The Lensman Series Essay - Critical Essays

E. E. Smith


When the magazine serials that became the Lensman series were first published, Triplanetary was unconnected with the other stories. It was not until the conclusion of the fourth and last part of the main series that its readers found out—along with the Kinnisons— that their adventures all had been a part of some greater scheme. The book version of Triplanetary begins by describing that greater scheme in some detail and elaborating its connections with the whole of human history and prehistory. E. E. Smith then added a new linking volume to connect the history of Triplanetary to that of Galactic Patrol. As a result, the reader who first encounters the series in book form has a view of its contents and development very different from that of its original readers. Purchasers of the various uniform editions of the series would also have acquired a seventh and decidedly anticlimactic volume called The Vortex Blaster (1960; also titled Masters of the Vortex, 1968), which elaborates three inferior stories, which happen to be set in the same universe, first published in more obscure pulp magazines.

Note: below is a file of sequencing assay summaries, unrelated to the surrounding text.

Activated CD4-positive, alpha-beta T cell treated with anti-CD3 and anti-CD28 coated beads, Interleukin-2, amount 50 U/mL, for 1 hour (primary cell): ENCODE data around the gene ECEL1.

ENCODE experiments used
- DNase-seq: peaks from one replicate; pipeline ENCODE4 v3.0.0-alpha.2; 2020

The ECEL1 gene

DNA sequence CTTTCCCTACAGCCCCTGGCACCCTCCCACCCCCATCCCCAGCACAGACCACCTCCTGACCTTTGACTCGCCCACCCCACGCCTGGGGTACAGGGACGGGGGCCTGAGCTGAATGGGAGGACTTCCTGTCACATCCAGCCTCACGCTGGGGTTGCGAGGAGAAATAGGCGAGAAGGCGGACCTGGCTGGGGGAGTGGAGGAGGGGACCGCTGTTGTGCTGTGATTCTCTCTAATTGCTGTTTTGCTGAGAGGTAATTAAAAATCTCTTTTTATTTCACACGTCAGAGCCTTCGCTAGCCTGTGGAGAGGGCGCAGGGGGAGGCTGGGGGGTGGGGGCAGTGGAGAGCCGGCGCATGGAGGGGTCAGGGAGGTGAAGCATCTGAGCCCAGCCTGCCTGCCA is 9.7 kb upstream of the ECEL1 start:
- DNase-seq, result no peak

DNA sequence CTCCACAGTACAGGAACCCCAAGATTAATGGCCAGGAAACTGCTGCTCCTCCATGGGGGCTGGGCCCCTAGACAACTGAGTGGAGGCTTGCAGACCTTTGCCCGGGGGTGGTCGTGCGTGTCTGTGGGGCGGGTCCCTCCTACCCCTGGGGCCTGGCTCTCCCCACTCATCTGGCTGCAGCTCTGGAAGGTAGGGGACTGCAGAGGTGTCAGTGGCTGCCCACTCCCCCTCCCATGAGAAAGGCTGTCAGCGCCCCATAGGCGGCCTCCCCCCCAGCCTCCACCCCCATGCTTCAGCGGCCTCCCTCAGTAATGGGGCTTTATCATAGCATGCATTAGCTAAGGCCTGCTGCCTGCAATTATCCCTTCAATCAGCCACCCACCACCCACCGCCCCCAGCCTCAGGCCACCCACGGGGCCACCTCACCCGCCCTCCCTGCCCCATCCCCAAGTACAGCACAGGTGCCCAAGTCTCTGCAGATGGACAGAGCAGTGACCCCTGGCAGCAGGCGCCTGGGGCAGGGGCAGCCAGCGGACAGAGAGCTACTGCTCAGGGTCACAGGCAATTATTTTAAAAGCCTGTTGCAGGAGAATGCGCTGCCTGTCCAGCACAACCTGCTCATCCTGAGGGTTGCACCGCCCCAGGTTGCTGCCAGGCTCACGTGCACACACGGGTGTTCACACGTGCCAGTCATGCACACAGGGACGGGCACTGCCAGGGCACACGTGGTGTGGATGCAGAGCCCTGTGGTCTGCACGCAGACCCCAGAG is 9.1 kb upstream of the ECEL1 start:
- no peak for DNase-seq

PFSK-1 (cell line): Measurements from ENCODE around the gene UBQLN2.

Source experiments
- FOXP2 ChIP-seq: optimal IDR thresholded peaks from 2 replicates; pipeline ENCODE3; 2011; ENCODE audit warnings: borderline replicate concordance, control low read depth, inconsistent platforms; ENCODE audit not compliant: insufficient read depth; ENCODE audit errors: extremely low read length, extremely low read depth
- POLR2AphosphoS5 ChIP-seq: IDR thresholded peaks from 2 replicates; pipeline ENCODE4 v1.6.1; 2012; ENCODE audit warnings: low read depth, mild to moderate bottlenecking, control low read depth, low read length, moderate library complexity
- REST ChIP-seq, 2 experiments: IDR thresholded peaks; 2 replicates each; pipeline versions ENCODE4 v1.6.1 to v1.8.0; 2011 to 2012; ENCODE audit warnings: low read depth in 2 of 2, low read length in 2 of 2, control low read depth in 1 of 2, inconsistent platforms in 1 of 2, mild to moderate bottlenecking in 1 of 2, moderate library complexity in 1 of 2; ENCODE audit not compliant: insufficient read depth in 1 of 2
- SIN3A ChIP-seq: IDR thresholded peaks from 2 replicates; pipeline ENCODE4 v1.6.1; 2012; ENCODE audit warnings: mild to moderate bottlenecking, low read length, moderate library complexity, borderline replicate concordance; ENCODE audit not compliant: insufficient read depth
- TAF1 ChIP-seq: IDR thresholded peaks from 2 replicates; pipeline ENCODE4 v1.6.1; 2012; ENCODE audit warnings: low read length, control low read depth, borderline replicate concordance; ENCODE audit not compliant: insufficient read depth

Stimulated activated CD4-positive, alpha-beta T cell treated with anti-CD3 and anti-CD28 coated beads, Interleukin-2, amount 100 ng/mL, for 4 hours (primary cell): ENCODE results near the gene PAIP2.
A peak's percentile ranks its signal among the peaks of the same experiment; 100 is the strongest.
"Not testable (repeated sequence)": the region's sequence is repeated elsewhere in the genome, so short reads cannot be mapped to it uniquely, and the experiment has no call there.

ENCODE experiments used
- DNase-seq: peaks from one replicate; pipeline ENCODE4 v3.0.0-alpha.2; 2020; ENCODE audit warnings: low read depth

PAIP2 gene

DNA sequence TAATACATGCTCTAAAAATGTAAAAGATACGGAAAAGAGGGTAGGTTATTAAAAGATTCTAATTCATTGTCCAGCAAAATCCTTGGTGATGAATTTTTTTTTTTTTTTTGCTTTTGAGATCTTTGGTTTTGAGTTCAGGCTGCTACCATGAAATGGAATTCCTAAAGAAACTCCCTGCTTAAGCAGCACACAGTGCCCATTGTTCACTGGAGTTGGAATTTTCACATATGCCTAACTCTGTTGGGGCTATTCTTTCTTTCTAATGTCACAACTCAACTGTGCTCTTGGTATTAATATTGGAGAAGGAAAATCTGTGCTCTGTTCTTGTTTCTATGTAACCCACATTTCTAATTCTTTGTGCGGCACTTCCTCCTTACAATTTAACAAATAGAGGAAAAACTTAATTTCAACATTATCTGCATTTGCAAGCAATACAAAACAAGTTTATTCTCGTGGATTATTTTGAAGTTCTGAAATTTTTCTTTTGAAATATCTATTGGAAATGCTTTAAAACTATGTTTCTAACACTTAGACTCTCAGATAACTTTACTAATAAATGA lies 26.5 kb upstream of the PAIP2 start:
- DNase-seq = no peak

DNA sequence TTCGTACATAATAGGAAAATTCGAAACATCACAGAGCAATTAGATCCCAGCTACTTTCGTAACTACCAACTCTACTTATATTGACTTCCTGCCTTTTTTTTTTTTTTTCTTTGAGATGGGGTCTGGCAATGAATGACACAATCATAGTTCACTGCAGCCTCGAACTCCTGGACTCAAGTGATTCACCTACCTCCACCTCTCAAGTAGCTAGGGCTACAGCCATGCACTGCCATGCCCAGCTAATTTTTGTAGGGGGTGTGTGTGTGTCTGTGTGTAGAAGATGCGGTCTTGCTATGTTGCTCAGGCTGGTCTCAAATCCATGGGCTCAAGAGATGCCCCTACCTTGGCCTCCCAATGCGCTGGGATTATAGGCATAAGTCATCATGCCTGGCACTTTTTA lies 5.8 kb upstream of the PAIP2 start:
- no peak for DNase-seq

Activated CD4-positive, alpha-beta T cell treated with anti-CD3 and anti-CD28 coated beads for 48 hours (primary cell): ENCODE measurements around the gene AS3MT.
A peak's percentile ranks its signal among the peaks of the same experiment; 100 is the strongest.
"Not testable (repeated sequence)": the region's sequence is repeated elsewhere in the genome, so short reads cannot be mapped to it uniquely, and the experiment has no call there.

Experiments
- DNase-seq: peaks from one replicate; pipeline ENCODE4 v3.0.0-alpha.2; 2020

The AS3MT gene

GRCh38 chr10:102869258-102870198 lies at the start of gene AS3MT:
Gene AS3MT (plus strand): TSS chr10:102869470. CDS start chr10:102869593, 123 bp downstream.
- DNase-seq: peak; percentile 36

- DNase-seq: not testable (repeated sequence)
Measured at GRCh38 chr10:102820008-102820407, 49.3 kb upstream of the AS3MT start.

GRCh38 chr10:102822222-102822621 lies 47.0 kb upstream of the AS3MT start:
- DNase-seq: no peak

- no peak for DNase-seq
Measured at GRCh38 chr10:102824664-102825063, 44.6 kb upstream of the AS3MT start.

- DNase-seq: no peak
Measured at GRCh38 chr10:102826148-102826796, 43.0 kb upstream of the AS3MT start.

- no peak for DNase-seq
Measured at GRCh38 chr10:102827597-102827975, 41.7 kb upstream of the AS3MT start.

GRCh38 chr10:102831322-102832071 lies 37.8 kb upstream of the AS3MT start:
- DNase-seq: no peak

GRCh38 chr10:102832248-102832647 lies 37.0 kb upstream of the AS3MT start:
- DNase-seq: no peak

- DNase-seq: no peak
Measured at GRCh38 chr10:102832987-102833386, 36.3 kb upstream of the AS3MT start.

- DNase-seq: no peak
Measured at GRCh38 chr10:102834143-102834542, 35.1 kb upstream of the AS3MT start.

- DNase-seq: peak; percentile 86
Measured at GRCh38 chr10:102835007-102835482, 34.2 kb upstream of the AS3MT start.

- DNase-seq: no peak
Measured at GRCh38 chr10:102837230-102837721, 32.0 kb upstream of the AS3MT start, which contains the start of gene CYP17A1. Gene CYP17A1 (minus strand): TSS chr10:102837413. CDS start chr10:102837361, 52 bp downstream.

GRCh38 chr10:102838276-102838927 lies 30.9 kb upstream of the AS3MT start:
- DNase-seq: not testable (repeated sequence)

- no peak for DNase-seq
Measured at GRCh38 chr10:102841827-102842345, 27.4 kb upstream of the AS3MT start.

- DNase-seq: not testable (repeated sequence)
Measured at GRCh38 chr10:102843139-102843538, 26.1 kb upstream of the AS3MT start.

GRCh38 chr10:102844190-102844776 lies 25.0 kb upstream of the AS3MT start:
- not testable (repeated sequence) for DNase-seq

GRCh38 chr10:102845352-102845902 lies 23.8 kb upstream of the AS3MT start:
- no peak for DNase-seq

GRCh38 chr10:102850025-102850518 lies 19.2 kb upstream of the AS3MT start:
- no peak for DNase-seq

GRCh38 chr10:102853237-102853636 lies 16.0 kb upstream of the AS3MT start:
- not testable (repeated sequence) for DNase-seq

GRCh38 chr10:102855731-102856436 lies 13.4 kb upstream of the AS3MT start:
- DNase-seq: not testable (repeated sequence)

That Smith saw fit to undertake this perspective-wrenching revision is in some ways regrettable. The manner in which the pulp serials worked through an ever-escalating series of contexts represented a gradual but inexorable expansion of consciousness from the narrow horizons of the inner solar system to the furthest limits then imaginable. It was this steady but spectacular expansion of perspective that gave the serials their central role within the developing mythos of pulp science fiction and established them as the key exemplars of classic space opera.

The main sequence of the Lensman series, in spite of its grandiose claims of constituting “The History of Civilization,” is a straightforward allegory of maturation. The young Kimball Kinnison graduates from school, is gifted with the responsibilities and prerogatives of a new adult, gets a girlfriend and falls in love, learns to refine his powers and privileges, brings up his children while his own kindly “parents” helpfully look on, and eventually passes the torch of...

(The entire section is 900 words.)